The Ending’s Beginning

This is the end of it, I think, standing stiff after 7 hours in the air,
the snaking line of terminal twiddling to be bused to immigration,
Honolulu’s humidity soaking me down to a goo of stewing meat and bone,
cooking me well done amid tourists sweating to see Waikīkī Beach.
This is how most vacations end, this slogging through bodies and bureaucracy,
immigration, customs, baggage claim: the wait and the wait and the wait.
All I want to do is get home and shower. A long one.
A cold one. An icy shower that lasts an hour.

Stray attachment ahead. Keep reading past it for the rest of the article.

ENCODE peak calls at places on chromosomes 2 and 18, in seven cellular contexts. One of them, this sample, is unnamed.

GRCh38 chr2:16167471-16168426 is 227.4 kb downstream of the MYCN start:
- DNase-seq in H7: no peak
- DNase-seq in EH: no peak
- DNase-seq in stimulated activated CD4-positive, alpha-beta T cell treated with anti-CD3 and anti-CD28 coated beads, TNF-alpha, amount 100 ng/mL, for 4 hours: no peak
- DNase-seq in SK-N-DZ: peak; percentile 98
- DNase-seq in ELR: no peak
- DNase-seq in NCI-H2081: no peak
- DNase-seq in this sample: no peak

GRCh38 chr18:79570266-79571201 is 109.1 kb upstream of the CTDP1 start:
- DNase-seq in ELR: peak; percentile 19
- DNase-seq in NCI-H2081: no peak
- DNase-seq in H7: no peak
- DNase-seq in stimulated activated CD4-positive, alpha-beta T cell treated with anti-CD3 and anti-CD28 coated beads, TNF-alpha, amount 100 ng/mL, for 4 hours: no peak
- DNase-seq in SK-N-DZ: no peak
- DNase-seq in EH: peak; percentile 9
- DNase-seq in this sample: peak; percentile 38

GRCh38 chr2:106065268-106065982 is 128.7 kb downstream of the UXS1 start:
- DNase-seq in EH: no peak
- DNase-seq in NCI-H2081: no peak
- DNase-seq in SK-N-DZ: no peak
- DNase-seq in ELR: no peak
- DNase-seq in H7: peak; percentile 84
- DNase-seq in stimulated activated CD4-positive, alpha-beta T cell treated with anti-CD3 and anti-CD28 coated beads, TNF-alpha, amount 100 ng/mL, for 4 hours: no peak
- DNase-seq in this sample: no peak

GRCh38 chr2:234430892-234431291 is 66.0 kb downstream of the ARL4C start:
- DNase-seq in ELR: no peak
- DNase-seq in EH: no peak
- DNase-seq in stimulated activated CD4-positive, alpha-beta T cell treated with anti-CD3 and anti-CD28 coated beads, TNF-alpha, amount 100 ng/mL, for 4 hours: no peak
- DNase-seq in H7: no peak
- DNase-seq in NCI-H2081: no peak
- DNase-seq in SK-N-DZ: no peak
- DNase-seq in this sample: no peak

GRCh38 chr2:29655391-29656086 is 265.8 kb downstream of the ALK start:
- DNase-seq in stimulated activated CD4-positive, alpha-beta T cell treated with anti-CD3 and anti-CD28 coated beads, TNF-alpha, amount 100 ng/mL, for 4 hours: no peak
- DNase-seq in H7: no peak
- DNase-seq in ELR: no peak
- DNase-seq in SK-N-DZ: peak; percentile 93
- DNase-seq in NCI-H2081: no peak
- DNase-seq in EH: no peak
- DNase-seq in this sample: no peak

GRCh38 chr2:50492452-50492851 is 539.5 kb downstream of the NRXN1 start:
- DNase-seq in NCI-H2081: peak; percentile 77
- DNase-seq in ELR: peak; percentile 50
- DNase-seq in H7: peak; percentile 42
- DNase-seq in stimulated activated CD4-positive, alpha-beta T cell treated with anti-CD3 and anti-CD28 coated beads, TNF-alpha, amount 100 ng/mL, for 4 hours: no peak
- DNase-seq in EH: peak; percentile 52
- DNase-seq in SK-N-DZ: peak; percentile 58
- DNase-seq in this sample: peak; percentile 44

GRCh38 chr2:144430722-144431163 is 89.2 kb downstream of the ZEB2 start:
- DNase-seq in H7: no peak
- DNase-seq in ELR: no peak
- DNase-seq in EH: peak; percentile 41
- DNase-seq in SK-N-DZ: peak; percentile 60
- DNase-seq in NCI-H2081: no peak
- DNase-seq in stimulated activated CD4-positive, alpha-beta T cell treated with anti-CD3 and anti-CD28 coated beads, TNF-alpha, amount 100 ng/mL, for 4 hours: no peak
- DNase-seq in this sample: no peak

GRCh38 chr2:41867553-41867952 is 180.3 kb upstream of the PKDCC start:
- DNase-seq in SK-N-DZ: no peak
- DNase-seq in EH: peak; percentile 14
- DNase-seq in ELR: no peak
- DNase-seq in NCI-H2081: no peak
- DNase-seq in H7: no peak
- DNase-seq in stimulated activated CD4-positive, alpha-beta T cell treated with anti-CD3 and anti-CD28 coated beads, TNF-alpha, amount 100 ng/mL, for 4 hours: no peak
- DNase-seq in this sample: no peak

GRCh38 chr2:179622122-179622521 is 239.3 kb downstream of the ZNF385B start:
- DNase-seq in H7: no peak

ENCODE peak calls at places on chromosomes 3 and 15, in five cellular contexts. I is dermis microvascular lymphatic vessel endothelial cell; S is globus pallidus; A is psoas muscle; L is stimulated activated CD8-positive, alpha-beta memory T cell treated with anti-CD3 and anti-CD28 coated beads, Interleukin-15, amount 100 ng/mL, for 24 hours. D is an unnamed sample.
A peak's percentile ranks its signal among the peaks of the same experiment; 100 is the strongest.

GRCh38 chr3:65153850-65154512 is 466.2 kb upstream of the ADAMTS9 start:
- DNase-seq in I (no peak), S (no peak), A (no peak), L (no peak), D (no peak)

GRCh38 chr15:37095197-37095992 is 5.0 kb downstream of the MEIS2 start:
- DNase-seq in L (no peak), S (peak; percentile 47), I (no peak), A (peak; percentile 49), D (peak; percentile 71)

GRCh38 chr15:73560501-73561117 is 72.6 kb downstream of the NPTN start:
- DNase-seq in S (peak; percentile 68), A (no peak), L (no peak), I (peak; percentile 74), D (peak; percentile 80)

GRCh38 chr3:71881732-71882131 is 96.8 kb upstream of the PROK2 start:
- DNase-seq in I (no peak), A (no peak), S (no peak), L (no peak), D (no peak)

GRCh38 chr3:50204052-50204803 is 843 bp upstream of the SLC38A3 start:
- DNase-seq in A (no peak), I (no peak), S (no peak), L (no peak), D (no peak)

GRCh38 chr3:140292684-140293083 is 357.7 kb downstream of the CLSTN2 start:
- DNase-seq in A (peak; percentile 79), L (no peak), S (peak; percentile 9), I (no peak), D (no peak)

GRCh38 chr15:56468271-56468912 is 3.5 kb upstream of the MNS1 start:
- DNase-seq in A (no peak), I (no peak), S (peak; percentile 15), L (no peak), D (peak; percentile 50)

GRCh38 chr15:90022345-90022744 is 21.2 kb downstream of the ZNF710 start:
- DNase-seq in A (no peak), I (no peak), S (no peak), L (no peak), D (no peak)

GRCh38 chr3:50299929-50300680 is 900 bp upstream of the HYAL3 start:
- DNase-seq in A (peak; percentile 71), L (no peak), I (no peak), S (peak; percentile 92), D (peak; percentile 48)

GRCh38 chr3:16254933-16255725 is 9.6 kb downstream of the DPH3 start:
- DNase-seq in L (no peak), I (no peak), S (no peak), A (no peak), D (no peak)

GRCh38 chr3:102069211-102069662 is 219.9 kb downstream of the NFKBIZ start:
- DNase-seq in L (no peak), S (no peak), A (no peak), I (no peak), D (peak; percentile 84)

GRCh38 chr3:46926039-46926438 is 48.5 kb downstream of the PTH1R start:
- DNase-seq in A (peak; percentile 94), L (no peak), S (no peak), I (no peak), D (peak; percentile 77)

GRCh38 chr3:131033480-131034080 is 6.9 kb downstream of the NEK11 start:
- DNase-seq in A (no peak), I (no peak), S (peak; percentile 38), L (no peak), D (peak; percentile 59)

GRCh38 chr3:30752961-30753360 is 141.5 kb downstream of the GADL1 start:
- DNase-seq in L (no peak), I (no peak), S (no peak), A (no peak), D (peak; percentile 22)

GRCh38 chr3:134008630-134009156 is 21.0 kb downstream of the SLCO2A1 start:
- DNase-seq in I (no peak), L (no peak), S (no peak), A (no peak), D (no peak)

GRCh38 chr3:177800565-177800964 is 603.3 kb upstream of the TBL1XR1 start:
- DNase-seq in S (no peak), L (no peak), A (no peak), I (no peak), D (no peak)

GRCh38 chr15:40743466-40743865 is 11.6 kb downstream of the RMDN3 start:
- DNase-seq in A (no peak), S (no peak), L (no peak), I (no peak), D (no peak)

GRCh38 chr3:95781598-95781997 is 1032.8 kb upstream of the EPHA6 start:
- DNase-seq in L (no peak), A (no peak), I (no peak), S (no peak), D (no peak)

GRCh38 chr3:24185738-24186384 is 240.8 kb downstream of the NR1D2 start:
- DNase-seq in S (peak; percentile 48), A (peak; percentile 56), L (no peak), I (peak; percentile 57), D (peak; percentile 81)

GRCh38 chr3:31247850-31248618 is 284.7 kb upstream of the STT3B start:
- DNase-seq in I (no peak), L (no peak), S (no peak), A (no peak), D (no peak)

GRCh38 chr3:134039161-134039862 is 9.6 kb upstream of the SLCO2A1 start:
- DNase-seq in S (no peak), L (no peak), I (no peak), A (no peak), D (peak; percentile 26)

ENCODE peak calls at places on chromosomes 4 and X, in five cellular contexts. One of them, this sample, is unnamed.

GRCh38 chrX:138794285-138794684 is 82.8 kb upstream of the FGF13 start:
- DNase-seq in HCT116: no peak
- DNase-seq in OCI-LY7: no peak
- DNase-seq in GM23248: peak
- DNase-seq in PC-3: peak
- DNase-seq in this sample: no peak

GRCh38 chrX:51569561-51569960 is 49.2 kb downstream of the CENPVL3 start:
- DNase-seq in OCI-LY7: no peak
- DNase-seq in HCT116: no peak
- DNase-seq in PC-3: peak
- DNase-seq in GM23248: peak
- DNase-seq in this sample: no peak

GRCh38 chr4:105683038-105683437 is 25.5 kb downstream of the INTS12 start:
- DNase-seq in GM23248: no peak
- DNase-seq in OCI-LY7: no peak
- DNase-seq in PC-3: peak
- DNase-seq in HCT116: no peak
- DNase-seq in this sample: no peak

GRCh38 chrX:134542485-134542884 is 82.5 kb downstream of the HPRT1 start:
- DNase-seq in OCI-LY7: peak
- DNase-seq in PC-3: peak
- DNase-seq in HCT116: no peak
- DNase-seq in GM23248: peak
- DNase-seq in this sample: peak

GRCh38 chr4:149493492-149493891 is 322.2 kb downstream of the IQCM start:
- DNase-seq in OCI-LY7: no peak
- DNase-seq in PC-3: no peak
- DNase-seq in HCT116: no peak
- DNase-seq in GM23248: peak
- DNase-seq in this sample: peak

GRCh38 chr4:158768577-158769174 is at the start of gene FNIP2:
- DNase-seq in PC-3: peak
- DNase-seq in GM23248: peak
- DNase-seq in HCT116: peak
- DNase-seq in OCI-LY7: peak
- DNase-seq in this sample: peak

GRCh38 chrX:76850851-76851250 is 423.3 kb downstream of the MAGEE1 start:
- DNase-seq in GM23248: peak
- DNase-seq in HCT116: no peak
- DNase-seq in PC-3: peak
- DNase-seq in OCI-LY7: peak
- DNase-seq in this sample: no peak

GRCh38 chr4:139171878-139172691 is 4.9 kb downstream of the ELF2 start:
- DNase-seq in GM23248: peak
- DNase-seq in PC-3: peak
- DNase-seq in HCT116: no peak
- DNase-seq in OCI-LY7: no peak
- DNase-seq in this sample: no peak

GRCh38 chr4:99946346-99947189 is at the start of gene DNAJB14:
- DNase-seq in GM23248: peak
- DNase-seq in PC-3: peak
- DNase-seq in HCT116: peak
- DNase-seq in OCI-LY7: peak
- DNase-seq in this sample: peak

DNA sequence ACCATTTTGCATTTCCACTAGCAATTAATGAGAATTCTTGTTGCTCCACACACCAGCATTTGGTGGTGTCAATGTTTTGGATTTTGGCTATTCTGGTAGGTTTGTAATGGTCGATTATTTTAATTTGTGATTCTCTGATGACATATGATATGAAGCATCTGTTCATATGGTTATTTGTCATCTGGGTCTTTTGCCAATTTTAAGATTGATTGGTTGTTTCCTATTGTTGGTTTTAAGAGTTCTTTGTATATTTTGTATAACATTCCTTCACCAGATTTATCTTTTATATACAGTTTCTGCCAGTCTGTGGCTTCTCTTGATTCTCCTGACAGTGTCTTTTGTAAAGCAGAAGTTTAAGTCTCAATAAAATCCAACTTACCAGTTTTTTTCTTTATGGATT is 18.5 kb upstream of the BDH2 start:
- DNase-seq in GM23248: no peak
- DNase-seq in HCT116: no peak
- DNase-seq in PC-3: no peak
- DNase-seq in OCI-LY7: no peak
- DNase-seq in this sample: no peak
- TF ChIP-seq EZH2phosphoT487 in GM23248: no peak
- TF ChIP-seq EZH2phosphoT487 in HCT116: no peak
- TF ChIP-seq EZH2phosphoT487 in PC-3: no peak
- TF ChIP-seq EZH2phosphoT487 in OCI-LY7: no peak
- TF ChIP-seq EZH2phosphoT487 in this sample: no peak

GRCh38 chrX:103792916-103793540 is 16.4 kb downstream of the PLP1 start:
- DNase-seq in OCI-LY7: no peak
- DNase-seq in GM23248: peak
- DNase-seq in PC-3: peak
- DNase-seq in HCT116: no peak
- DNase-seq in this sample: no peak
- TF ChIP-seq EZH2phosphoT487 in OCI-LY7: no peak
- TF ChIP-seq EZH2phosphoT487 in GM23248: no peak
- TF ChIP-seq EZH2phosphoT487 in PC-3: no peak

Then sleep. Deep. For as long as it takes to make
my body understand I’m on a different clock now,
the tock-tick here out of kilter because I’m still hearing it over there.
Then sometime, however many hours depending on the adjustment to be made,
I (hopefully) wake up, most often refreshed, and face the same mundane way
it has to work when all vacations terminate, the housework, the yardwork,
the everything else that needs to be done to get back on everyday track.
This is the beginning of it, I think, sitting on the edge of my bed shaking my head.

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